David Fleming
It's All Academic   www.davidflemingsite.com   
Day 337: The Swan Silvertones (Trouble In My Way)

March 26, 2024

Those 1950 pop records that my parents played when I was really young, and ultimately ended up in a box in the storage area next to my basement bedroom, fascinated me (see Day 37 Mongo Santamaria and Day 153 Tom Lehrer), but mostly from a visual perspective. Musically and lyrically, those records seemed boringly romantic or mindlessly quirky. Sure, "Sentimental Journey" is a lovely song, and "Istanbul" (in a version 30 years before I might discover it through They Might Be Giants) was kind of fun, but I swear to God, I might never have known a swath of popular gospel music existed if the world was contained to that box. The box had no Blues; I can't imagine it would have ever been allowed in our house, as that might admit to some underlying discontent.

As a result, even when I got into my early 20s, exploring music prior to Orbison or Presley just didn't enter my  mind. Those days were the dark ages for popular music in my mind, representing part of a long gap going back to the classical composers I learned about in history: Mozart, Beethoven, Brahms, Bach. And, then, as has happened with other songs referenced in this song series, I found my MOJO, specifically the music magazine formed in the early 1990s for the baby boomers. I hesitated to see myself as a boomer, being born at the end of that generation, but the magazine would cover many of the artists I had loved, and still provided at least brief reviews of newly released records. They also often included compilation discs with the magazine, which became buried treasure chests for me.

That's how in 2000, I ended up with Silver Disc: 25 Years of Ace, which compiled one song from each of Ace Records' releases between 1950 and 1975. I quickly realized that B.B. King did not "upsets me, baby" as much I thought, thanks to his 1954 release "You Upset Me, Baby," although the juxtaposition of Creedence Clearwater Revival (1970) alongside Mary Love (1966) or Fatback (1974) did rattle my foundations a bit. Intuitively I knew record companies would reach across many genres and styles to create their catalog, but here was a slap-in-the-face reminder.

Most importantly, early on Silver Disc: 25 Years of Ace was a great old gospel song called "Trouble In My Way" by The Swan Silvertones (1953). The song starts simply enough, traditional barbershop quartet, rich vocals against a subtle simple drum beat. If that's all the song was, basically the first 30 seconds, a tale of someone mourning the trouble in his way, bleeding heart, crying all the time, I doubt I would have done more than smile a little, thankful to have a brief reminder of other times, and not think much about this song ever again.

However, The Swan Silvertones quickly elevate the song as they work toward the core idea of redemption: "Jesus will take me/by and by." Claude Jeter's lead vocal (and I am assuming this as I have not found a whole lot of definitive information about the recording) wails wonderfully about his wounded heart, about "father" (for the life of me, I don't know if they are singing "father of Abraham," which you can find at some dubious online lyric sites, or "father of Heaven," found at other equally dubious online lyric sites). The impassioned lead vocals are surrounded, supplemented and ultimately saved (in this idea of redemption) by the sensational background vocals. It turns out I could listen to this kind of gospel a lot more than I realized.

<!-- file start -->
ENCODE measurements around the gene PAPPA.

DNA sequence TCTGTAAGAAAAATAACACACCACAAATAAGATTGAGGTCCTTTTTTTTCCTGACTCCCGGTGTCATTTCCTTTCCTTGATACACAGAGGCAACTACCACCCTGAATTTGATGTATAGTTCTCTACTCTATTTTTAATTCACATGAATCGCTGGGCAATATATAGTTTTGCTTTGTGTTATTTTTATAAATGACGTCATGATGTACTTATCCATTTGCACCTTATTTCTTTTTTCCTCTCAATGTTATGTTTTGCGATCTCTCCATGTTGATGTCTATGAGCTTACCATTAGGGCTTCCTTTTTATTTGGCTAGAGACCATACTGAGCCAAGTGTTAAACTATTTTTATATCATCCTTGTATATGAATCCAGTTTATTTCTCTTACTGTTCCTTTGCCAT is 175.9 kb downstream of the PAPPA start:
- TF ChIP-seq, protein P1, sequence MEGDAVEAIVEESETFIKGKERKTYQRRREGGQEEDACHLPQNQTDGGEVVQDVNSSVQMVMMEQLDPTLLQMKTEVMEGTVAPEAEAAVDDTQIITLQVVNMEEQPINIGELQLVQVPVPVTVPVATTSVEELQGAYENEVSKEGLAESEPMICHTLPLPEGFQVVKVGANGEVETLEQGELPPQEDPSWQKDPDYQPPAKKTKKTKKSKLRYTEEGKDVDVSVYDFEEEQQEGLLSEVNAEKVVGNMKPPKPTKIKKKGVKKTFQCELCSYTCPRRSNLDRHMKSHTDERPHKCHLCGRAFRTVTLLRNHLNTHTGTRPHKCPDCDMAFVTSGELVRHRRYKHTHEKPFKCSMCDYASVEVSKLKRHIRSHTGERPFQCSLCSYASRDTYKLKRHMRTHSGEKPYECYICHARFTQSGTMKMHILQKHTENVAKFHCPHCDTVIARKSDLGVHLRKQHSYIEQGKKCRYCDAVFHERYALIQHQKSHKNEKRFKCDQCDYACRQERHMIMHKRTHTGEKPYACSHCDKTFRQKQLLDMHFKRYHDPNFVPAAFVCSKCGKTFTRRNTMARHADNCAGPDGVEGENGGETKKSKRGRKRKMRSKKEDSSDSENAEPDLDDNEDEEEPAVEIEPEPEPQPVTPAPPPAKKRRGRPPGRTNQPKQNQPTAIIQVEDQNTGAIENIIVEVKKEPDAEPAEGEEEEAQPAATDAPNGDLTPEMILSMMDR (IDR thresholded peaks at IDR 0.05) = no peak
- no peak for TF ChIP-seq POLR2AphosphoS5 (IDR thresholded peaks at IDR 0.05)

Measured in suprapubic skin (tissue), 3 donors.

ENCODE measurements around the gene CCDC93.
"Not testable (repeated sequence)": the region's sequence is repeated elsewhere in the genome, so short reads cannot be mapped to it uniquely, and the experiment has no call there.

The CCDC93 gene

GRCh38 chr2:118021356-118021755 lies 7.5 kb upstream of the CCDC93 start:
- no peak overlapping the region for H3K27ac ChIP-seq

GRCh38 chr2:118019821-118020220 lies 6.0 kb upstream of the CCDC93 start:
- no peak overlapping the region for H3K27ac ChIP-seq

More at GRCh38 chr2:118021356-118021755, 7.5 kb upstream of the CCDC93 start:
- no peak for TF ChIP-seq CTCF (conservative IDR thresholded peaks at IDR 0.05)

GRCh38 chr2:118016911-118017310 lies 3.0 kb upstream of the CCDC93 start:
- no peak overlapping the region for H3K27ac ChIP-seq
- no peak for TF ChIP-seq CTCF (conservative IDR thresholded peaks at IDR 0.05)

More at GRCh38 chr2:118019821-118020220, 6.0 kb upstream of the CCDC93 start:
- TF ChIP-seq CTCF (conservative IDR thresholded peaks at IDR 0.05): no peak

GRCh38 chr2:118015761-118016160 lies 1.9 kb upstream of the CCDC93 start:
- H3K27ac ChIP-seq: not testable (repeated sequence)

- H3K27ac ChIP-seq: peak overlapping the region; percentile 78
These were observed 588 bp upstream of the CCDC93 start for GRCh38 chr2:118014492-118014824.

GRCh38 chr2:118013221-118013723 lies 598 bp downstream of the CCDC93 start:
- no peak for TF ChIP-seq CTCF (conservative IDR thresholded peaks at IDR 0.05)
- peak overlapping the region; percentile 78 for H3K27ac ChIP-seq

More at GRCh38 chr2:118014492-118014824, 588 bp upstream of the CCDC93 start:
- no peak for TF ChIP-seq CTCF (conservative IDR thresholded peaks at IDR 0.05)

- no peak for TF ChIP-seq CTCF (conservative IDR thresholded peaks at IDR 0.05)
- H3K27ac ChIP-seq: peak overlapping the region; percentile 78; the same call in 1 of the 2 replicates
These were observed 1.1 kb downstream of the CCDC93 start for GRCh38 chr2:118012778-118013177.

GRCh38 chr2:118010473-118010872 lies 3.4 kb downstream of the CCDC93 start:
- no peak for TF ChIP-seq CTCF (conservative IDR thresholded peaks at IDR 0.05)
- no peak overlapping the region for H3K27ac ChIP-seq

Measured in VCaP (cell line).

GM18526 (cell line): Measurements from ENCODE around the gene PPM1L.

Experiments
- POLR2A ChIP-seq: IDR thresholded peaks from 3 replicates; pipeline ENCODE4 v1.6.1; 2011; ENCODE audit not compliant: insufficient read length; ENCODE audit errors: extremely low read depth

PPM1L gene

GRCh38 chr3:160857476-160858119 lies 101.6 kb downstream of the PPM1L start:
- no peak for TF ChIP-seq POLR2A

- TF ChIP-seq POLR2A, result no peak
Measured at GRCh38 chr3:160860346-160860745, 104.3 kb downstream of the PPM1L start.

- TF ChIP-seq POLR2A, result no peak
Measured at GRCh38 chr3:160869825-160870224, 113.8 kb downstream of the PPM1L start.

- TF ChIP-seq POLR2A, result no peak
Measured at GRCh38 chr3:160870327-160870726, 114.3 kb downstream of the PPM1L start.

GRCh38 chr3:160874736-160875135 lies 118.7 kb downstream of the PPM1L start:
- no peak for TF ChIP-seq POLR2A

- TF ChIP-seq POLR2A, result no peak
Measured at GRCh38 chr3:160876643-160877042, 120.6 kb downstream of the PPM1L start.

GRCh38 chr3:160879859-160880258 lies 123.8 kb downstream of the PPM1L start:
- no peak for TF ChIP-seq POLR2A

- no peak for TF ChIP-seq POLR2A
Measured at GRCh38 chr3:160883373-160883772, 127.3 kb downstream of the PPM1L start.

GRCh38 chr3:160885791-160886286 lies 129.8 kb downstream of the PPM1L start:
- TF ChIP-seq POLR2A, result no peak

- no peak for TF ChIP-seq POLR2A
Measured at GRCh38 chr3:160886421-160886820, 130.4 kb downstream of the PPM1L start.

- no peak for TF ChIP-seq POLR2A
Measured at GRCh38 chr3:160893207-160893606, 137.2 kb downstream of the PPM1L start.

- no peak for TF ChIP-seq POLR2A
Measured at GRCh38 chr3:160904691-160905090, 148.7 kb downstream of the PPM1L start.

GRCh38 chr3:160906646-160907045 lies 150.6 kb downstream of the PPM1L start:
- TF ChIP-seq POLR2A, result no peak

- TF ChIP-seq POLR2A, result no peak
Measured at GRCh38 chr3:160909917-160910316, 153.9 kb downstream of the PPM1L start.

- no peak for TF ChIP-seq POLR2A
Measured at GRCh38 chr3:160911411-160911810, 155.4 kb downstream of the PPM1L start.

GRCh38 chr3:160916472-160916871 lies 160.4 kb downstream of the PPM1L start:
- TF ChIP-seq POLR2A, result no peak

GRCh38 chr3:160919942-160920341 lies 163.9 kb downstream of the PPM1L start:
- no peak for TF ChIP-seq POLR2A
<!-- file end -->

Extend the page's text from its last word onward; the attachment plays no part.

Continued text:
Then, I eventually tried to figure out a little more about The Swan Silvertones. The minimal liner notes on Silver Disc: 25 Years of Ace described them as having a "fearsome reputation as genuine 'house-wreckers,'" a term I absolutely love, given the spiritual nature of the music. More interestingly, I discovered that their first recordings were done in a Pittsburgh radio station. Digging a little deeper, in other words past these liner notes, I learn that they were formed in Coalwood, West Virginia, several of them coal-miners who turned to gospel music as an alternative career. I don't think any of us would begrudge a bunch of coal-miners for singing "I got trouble in my way, child," and for harping on bleeding and wounded hearts, and for repeating by the end of the song, "I know you hurt/even cry."

Coalwood, which I had to look up, despite being a native Mountaineer, is way deep in coal country, almost as far south as you can go in West Virginia, dangerously close to War, West Virginia, one of my favorite of many West Virginian town names. It also was the setting for Rocket Boys and its film adaptation, October Sky. All of this context helps clarify the Silver Disc liner note that the group felt they had been "forced to deliver 'hillbilly gospel'" early in their career.

I have no idea how my parents would have felt about "hillbilly gospel" in 1953. They would have been living in either Boston or Princeton, New Jersey, having no clue about a future in West Virginia. Given my mother's concern about being from the other side of the tracks in Great Falls, Montana, I can't imagine she would have had much patience for The Swan Silvertones. Agnostic that my Dad was, that genre really must have turned him off. It should be no surprise that I found no Swan Silvertones' discs in that box by my room.

On the other hand, they got the moniker Swan from a local bakery that sponsored them. Given the Fleming love of food, that should have piqued my dad's interest.

The Swan Silvertones. "Trouble In My Way." Silver Disc: 25 Years of Ace. Ace, 2000. Link here.

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See complete list here.